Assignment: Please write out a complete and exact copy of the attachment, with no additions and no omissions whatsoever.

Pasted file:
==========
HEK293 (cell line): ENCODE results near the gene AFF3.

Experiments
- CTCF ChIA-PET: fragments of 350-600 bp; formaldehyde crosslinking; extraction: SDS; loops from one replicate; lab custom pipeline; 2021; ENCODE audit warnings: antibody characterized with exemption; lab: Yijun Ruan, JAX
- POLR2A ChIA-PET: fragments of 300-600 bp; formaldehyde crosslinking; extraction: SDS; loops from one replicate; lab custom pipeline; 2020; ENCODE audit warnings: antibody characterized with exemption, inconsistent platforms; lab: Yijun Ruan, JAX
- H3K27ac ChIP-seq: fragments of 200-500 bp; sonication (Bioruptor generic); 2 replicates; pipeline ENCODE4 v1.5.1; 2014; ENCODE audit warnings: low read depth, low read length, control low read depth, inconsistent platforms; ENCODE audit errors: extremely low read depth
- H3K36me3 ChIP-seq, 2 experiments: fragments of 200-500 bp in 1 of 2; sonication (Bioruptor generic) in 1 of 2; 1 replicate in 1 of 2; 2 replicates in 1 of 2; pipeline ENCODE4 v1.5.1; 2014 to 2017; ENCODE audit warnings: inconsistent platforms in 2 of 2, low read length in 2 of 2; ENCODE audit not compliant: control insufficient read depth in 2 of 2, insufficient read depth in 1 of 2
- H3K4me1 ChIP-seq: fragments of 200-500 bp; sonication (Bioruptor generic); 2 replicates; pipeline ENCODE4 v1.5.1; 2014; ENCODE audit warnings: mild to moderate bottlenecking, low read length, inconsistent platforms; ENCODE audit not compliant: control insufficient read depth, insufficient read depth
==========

HEK293 (cell line): ENCODE results near the gene AFF3.

Experiments
- CTCF ChIA-PET: fragments of 350-600 bp; formaldehyde crosslinking; extraction: SDS; loops from one replicate; lab custom pipeline; 2021; ENCODE audit warnings: antibody characterized with exemption; lab: Yijun Ruan, JAX
- POLR2A ChIA-PET: fragments of 300-600 bp; formaldehyde crosslinking; extraction: SDS; loops from one replicate; lab custom pipeline; 2020; ENCODE audit warnings: antibody characterized with exemption, inconsistent platforms; lab: Yijun Ruan, JAX
- H3K27ac ChIP-seq: fragments of 200-500 bp; sonication (Bioruptor generic); 2 replicates; pipeline ENCODE4 v1.5.1; 2014; ENCODE audit warnings: low read depth, low read length, control low read depth, inconsistent platforms; ENCODE audit errors: extremely low read depth
- H3K36me3 ChIP-seq, 2 experiments: fragments of 200-500 bp in 1 of 2; sonication (Bioruptor generic) in 1 of 2; 1 replicate in 1 of 2; 2 replicates in 1 of 2; pipeline ENCODE4 v1.5.1; 2014 to 2017; ENCODE audit warnings: inconsistent platforms in 2 of 2, low read length in 2 of 2; ENCODE audit not compliant: control insufficient read depth in 2 of 2, insufficient read depth in 1 of 2
- H3K4me1 ChIP-seq: fragments of 200-500 bp; sonication (Bioruptor generic); 2 replicates; pipeline ENCODE4 v1.5.1; 2014; ENCODE audit warnings: mild to moderate bottlenecking, low read length, inconsistent platforms; ENCODE audit not compliant: control insufficient read depth, insufficient read depth